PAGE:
This arrangement enables the database to run queries that draw on information in both the Book and Author tables when it would otherwise not be able to due to the many-to-many relationship. It is therefore a very valuable technique to bear in mind when identifying relationships between tables as part of the database design process.

Entity relationship modeling

Introduction

This section describes the tasks involved in performing translating and converting information from sources into data. These processes are collectively known as Entity Relationship Modelling (ERM). ERM is a complex activity, and one that can be challenging at first. Fortunately, however, the stages of ERM draw closely upon the skills and experience that an historian uses as a matter of course during research. The difficulty of the ERM process is directly proportional to the complexity of the source(s) being used in the research, with some types of sources being (relatively) simpler to model than others. Highly structured sources like census returns, lists of inhabitants, poll books and so on will be easier to model than ‘semi-structured’ sources such as probate inventories, which in turn will present fewer problems than completely unstructured material such as narrative texts and interviews, and so on. However, all will have their own particular features and problems to complicate the modelling.

The ERM process produces several results. It causes you to decide what the database is to achieve in terms of functions. It identifies the types of information that can be obtained from the sources. Along with solidifying the aim of the database, this helps you decide which information from the sources should be entered and which can be omitted. ERM causes you to consider in detail about the components of the database – tables, fields, relationships, datatypes, etc. Last, ERM promotes reflection on the layers of the database, such as what information needs to be in the source layer and should be in the standardization layer. The ERM process leaves you with a clear idea of what the database will look like as well as providing a working diagram of the database (an Entity Relationship Diagram [ERD]).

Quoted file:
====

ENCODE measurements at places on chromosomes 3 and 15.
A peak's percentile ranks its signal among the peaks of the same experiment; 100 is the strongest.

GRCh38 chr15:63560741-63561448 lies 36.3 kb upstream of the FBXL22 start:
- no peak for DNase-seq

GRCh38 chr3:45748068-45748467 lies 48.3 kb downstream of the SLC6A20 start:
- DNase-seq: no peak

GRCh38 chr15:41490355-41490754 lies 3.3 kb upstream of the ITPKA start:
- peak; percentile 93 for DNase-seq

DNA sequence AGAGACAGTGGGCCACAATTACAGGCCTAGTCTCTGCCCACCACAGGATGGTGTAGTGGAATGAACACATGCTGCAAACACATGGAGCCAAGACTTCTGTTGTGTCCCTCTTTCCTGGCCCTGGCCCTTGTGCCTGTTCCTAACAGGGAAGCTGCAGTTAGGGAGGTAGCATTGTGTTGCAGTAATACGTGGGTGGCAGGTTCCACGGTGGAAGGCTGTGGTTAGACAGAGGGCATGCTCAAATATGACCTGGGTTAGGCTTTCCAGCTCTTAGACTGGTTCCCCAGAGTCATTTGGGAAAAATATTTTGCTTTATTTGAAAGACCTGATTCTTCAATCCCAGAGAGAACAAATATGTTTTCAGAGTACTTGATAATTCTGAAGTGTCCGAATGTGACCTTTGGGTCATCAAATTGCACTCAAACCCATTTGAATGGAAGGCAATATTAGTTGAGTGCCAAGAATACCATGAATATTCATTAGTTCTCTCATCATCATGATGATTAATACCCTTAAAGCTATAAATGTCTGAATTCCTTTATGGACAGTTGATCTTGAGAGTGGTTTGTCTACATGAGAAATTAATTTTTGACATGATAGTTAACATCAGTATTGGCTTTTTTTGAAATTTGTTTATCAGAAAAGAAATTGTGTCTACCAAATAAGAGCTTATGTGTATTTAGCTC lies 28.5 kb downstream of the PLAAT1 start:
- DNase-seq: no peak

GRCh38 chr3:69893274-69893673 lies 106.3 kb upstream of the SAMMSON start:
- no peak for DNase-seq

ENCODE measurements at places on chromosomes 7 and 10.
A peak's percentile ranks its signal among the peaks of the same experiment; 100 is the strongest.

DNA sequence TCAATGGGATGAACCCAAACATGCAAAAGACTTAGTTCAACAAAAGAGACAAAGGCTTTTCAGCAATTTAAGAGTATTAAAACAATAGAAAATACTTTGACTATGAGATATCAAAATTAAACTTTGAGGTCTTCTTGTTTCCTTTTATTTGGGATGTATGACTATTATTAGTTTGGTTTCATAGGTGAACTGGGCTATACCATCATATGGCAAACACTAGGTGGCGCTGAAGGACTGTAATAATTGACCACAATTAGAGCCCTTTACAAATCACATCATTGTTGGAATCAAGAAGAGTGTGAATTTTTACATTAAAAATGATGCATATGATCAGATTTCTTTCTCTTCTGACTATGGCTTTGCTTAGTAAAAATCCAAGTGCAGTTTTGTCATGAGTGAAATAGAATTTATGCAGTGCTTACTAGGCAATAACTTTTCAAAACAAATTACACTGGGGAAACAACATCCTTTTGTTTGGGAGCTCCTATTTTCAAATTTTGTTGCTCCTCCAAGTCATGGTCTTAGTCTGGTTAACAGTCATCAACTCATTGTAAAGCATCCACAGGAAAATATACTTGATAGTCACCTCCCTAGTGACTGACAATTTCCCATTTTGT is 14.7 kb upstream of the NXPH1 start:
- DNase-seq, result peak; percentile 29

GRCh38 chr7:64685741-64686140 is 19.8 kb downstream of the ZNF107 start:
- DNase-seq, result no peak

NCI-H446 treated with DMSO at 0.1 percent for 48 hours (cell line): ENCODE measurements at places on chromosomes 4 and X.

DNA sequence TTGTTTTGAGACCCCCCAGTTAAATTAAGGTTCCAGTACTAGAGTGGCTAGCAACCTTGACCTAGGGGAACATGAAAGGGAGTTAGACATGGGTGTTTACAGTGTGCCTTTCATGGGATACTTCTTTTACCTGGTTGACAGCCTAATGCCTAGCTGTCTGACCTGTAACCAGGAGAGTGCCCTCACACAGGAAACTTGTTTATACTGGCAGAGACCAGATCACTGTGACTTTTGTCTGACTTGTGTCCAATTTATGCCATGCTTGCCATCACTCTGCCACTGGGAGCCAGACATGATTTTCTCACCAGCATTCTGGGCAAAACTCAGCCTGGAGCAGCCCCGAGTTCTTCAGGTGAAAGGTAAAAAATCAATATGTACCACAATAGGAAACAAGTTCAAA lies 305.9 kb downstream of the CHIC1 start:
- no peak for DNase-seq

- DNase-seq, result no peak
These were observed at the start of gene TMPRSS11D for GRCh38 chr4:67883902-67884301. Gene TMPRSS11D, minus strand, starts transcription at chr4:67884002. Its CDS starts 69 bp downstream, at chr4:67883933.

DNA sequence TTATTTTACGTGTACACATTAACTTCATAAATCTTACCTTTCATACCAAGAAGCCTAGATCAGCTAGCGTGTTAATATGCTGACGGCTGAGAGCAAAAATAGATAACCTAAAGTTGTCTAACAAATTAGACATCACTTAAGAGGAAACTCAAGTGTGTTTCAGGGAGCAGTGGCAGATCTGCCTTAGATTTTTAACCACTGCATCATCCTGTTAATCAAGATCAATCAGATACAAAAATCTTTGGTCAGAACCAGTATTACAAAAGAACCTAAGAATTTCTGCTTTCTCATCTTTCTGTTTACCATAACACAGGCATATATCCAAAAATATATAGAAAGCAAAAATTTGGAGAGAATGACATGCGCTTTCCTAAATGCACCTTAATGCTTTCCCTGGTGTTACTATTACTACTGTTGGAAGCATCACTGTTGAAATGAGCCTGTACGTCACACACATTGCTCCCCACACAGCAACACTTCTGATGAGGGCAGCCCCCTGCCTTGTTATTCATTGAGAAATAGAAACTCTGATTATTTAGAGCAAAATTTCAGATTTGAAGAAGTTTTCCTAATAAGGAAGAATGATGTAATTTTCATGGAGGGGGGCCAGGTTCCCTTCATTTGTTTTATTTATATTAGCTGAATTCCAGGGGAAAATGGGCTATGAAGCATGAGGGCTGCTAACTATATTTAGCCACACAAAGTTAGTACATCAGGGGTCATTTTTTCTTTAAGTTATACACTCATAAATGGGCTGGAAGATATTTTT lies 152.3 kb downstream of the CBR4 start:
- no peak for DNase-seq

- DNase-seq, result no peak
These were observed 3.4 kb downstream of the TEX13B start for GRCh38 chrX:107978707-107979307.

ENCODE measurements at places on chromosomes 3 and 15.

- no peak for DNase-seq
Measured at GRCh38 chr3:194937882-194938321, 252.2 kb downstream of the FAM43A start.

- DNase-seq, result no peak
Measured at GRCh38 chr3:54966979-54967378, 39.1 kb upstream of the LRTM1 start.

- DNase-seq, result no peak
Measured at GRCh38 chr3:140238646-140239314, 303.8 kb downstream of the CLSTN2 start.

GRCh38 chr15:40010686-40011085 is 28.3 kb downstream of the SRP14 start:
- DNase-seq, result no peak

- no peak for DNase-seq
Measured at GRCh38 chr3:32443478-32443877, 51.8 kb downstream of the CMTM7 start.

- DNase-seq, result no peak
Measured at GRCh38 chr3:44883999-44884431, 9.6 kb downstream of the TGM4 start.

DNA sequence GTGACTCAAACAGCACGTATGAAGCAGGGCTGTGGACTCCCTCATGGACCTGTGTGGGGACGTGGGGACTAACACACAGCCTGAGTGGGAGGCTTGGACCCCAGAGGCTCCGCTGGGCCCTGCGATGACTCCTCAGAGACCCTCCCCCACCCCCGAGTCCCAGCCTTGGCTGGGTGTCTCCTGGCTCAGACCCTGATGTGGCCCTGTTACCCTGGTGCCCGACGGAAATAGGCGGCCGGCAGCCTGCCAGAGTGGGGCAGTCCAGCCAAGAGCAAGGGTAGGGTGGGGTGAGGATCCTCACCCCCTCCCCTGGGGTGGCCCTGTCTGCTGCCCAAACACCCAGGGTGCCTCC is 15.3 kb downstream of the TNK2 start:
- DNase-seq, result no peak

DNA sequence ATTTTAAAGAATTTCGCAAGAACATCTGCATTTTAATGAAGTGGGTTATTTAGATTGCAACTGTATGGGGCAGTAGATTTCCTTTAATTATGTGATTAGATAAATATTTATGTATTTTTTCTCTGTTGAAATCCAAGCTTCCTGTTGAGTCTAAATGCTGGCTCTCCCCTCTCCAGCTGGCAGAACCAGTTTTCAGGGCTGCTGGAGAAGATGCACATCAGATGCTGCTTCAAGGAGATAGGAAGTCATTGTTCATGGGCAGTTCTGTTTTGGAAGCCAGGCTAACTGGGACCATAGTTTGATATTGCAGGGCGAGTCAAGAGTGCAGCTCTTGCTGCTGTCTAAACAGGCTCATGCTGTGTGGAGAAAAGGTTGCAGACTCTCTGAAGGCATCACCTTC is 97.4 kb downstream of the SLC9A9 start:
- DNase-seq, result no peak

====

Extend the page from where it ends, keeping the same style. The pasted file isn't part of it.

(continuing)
Entity relationship modeling (ERM)

Stage 1: Determine the purpose of the database

This stage is always the starting point of the ERM process; it is particularly vital if you are using the Method-oriented approach to your design. At this point you should decide what information you want to keep and what you want to discard; you will need to be prepared to abide by the consequences of these choices throughout the lifecycle of your database project. Although it is always theoretically possible to retrofit the design of your database to include information that you had initially decided to discard, it is rarely a trivial matter to do so, particularly if you have to enter another phase of data entry to collect the new information.

Stage 2: List entities

When you know what you want your database to do, divide your anticipated information into discrete subjects: each subject, or entity, will evolve into a separate table. Separate the entities into distinct tables for the purposes of efficiency, to avoid ambiguity, and because for maximum flexibility in querying.

This stage of the process sounds deceptively simple, but is in fact probably the most difficult step of the whole process. Do not be surprised if you have to do some of this more than once or make some significant revisions.

For example, consider a research project that was investigating political elections in eighteenth-century Bristol, and the sources consisted of a collection of poll books which recorded the votes cast by the local electorates in the communities where elections took place:

image

An Exact List of the Votes of the Freeholders and Freemen of the City and County of Bristol taken at the Election of Members of Parliament (Bristol, 1722) p.19.

With sources such as these we might pursue a research question which was something like: ‘Analyze the geographic and economic determinants of voting in early 18th century Bristol’. With a question like this we would be interested in geography, economic status and voting patterns in relation to a group of individuals. In terms of entities, we might conclude that there is only one: people, actually, more precisely, we would be considering voters, which would lead us to the position of deciding that we would need a table into which we would enter our information about voters.